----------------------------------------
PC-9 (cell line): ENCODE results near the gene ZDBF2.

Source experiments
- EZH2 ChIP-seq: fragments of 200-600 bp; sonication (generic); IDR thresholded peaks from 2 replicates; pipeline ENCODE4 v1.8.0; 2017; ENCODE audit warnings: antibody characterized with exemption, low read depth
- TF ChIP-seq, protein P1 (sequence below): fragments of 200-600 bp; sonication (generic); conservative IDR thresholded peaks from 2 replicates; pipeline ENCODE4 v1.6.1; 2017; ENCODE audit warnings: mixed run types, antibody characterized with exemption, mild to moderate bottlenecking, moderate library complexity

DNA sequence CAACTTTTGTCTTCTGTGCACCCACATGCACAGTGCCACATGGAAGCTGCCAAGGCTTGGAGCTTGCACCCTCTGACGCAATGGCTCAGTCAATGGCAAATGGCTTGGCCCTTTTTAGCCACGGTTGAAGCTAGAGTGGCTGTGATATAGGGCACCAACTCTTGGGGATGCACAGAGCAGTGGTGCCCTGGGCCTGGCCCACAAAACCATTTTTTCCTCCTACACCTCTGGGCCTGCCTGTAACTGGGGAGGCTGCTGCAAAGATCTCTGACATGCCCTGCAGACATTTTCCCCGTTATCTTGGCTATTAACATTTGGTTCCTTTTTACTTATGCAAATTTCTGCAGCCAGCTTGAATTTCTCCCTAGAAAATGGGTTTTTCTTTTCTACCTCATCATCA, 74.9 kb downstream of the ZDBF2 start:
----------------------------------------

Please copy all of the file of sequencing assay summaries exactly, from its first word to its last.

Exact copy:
PC-9 (cell line): ENCODE results near the gene ZDBF2.

Source experiments
- EZH2 ChIP-seq: fragments of 200-600 bp; sonication (generic); IDR thresholded peaks from 2 replicates; pipeline ENCODE4 v1.8.0; 2017; ENCODE audit warnings: antibody characterized with exemption, low read depth
- TF ChIP-seq, protein P1 (sequence below): fragments of 200-600 bp; sonication (generic); conservative IDR thresholded peaks from 2 replicates; pipeline ENCODE4 v1.6.1; 2017; ENCODE audit warnings: mixed run types, antibody characterized with exemption, mild to moderate bottlenecking, moderate library complexity

DNA sequence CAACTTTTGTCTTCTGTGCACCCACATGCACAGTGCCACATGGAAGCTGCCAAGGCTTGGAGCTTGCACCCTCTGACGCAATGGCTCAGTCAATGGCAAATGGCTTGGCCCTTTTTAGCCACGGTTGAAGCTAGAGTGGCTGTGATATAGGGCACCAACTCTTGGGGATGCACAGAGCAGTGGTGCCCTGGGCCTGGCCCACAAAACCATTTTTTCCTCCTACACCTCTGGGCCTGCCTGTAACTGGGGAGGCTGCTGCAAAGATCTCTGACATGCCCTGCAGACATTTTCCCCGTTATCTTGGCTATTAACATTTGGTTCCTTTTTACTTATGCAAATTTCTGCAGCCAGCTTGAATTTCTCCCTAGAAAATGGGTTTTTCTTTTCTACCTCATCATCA, 74.9 kb downstream of the ZDBF2 start: